Blood Pressure Monitoring in Air Ambulance Emergency Medical Services
Clinicians in emergency medical services (EMS), often times called emergency medical technicians (EMTs), have quite a difficult and complex job. Simply caring for patients in life and death circumstances is stressful. Add the burdens of retrieving patients in the field and transporting them to a hospital, and there are enough challenges to make it two jobs. These multi-layered difficulties are also posed of the medical equipment used in EMS. In air ambulance or aeromedical evacuation (Medevac) situations, these challenges are at their most extreme limits with high ambient noise making the gold standard of manual blood pressure (BP) measurement near impossible. It is certainly more problematic than having it measured during an annual checkup. Its performance, in terms of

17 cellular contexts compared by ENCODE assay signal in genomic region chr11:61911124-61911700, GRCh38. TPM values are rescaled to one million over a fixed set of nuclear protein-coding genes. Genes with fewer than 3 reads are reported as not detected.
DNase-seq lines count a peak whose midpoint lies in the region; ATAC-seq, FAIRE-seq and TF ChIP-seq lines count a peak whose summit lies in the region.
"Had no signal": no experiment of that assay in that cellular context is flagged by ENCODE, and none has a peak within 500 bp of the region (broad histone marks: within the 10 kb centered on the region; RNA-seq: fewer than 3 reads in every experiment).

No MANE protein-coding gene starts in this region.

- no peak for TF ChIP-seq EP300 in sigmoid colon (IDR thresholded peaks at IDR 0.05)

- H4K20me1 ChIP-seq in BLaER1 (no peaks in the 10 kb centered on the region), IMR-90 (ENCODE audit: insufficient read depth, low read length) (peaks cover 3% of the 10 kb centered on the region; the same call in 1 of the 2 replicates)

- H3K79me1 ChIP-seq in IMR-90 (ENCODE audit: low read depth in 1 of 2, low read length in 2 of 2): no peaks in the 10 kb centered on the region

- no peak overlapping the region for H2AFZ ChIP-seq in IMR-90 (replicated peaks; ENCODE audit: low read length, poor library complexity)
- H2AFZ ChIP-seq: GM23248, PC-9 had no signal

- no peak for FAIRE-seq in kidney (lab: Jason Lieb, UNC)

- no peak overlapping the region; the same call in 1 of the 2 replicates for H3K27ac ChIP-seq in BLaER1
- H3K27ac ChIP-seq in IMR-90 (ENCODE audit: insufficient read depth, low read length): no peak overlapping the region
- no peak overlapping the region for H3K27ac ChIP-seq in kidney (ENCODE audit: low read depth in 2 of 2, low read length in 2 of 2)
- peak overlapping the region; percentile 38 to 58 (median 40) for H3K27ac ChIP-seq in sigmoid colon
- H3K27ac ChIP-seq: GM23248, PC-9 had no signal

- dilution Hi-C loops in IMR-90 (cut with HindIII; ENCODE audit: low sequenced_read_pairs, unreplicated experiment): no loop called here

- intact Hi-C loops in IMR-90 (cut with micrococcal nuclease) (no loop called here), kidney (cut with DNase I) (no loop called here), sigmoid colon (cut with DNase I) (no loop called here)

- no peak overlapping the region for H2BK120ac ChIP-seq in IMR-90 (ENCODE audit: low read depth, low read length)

- accuracy, or agreement with the standard,
- precision, or agreement with the sample mean,
- trending, or agreement with the direction of change,
is often more critical given the higher level of acuity needed. Because clinicians need to focus on their patient, they rely on their equipment no matter how far from ideal the circumstances of measurement are. However, these circumstances are important and separate functional equipment that improves the care EMTs provide from that which makes it more burdensome. The following simulation study of BP monitors in an air ambulance 1) presents the current state of performance in patient monitoring and 2) details the difficulties that monitors encounter in a Medevac environment.